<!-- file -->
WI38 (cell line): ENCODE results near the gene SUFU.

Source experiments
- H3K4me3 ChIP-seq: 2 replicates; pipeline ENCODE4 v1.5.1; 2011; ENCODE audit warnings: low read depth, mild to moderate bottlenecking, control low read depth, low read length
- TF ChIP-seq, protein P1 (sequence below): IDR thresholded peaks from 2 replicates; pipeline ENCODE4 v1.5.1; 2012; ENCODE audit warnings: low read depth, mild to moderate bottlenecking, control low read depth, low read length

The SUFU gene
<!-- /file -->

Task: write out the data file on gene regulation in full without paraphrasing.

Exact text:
WI38 (cell line): ENCODE results near the gene SUFU.

Source experiments
- H3K4me3 ChIP-seq: 2 replicates; pipeline ENCODE4 v1.5.1; 2011; ENCODE audit warnings: low read depth, mild to moderate bottlenecking, control low read depth, low read length
- TF ChIP-seq, protein P1 (sequence below): IDR thresholded peaks from 2 replicates; pipeline ENCODE4 v1.5.1; 2012; ENCODE audit warnings: low read depth, mild to moderate bottlenecking, control low read depth, low read length

The SUFU gene